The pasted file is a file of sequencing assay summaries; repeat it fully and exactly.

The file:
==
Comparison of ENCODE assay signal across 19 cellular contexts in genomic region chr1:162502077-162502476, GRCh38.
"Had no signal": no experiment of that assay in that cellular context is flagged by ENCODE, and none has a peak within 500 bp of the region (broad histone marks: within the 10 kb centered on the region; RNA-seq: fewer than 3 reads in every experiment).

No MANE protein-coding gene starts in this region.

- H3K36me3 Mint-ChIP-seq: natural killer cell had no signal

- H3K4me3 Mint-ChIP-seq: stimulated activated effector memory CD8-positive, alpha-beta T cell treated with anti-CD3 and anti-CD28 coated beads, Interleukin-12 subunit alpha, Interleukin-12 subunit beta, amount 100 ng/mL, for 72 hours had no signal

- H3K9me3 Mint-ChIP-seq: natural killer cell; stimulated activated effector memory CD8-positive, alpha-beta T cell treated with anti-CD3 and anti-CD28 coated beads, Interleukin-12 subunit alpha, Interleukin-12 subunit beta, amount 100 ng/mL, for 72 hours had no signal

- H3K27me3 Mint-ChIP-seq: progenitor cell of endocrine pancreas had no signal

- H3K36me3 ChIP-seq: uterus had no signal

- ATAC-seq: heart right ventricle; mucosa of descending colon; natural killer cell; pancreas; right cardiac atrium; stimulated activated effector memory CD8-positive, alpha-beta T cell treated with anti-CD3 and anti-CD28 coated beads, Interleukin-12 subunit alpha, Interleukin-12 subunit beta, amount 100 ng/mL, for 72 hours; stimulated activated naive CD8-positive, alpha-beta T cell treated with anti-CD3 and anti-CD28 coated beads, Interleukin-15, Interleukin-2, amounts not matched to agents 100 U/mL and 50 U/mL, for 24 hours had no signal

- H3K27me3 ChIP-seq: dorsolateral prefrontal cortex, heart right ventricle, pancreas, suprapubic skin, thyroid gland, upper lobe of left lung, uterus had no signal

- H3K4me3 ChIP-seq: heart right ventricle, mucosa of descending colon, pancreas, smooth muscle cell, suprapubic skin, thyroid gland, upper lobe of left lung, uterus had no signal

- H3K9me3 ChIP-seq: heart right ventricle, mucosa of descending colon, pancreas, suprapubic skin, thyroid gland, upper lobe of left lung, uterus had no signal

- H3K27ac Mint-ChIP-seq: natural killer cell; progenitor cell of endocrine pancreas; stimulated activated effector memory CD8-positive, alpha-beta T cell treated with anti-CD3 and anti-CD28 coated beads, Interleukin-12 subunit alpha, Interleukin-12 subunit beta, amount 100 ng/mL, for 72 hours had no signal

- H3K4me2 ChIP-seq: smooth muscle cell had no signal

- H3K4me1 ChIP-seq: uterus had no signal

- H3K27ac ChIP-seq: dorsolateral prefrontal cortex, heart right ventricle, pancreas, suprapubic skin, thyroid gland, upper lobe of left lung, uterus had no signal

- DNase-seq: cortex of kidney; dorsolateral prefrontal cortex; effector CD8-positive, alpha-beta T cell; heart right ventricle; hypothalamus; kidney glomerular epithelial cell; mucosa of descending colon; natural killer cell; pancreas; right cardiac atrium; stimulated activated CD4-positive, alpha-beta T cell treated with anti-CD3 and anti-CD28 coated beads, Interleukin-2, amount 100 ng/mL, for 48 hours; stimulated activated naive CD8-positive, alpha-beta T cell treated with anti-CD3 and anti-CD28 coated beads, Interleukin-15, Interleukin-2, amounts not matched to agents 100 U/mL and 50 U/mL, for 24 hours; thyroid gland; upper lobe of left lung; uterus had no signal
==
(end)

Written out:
Comparison of ENCODE assay signal across 19 cellular contexts in genomic region chr1:162502077-162502476, GRCh38.
"Had no signal": no experiment of that assay in that cellular context is flagged by ENCODE, and none has a peak within 500 bp of the region (broad histone marks: within the 10 kb centered on the region; RNA-seq: fewer than 3 reads in every experiment).

No MANE protein-coding gene starts in this region.

- H3K36me3 Mint-ChIP-seq: natural killer cell had no signal

- H3K4me3 Mint-ChIP-seq: stimulated activated effector memory CD8-positive, alpha-beta T cell treated with anti-CD3 and anti-CD28 coated beads, Interleukin-12 subunit alpha, Interleukin-12 subunit beta, amount 100 ng/mL, for 72 hours had no signal

- H3K9me3 Mint-ChIP-seq: natural killer cell; stimulated activated effector memory CD8-positive, alpha-beta T cell treated with anti-CD3 and anti-CD28 coated beads, Interleukin-12 subunit alpha, Interleukin-12 subunit beta, amount 100 ng/mL, for 72 hours had no signal

- H3K27me3 Mint-ChIP-seq: progenitor cell of endocrine pancreas had no signal

- H3K36me3 ChIP-seq: uterus had no signal

- ATAC-seq: heart right ventricle; mucosa of descending colon; natural killer cell; pancreas; right cardiac atrium; stimulated activated effector memory CD8-positive, alpha-beta T cell treated with anti-CD3 and anti-CD28 coated beads, Interleukin-12 subunit alpha, Interleukin-12 subunit beta, amount 100 ng/mL, for 72 hours; stimulated activated naive CD8-positive, alpha-beta T cell treated with anti-CD3 and anti-CD28 coated beads, Interleukin-15, Interleukin-2, amounts not matched to agents 100 U/mL and 50 U/mL, for 24 hours had no signal

- H3K27me3 ChIP-seq: dorsolateral prefrontal cortex, heart right ventricle, pancreas, suprapubic skin, thyroid gland, upper lobe of left lung, uterus had no signal

- H3K4me3 ChIP-seq: heart right ventricle, mucosa of descending colon, pancreas, smooth muscle cell, suprapubic skin, thyroid gland, upper lobe of left lung, uterus had no signal

- H3K9me3 ChIP-seq: heart right ventricle, mucosa of descending colon, pancreas, suprapubic skin, thyroid gland, upper lobe of left lung, uterus had no signal

- H3K27ac Mint-ChIP-seq: natural killer cell; progenitor cell of endocrine pancreas; stimulated activated effector memory CD8-positive, alpha-beta T cell treated with anti-CD3 and anti-CD28 coated beads, Interleukin-12 subunit alpha, Interleukin-12 subunit beta, amount 100 ng/mL, for 72 hours had no signal

- H3K4me2 ChIP-seq: smooth muscle cell had no signal

- H3K4me1 ChIP-seq: uterus had no signal

- H3K27ac ChIP-seq: dorsolateral prefrontal cortex, heart right ventricle, pancreas, suprapubic skin, thyroid gland, upper lobe of left lung, uterus had no signal

- DNase-seq: cortex of kidney; dorsolateral prefrontal cortex; effector CD8-positive, alpha-beta T cell; heart right ventricle; hypothalamus; kidney glomerular epithelial cell; mucosa of descending colon; natural killer cell; pancreas; right cardiac atrium; stimulated activated CD4-positive, alpha-beta T cell treated with anti-CD3 and anti-CD28 coated beads, Interleukin-2, amount 100 ng/mL, for 48 hours; stimulated activated naive CD8-positive, alpha-beta T cell treated with anti-CD3 and anti-CD28 coated beads, Interleukin-15, Interleukin-2, amounts not matched to agents 100 U/mL and 50 U/mL, for 24 hours; thyroid gland; upper lobe of left lung; uterus had no signal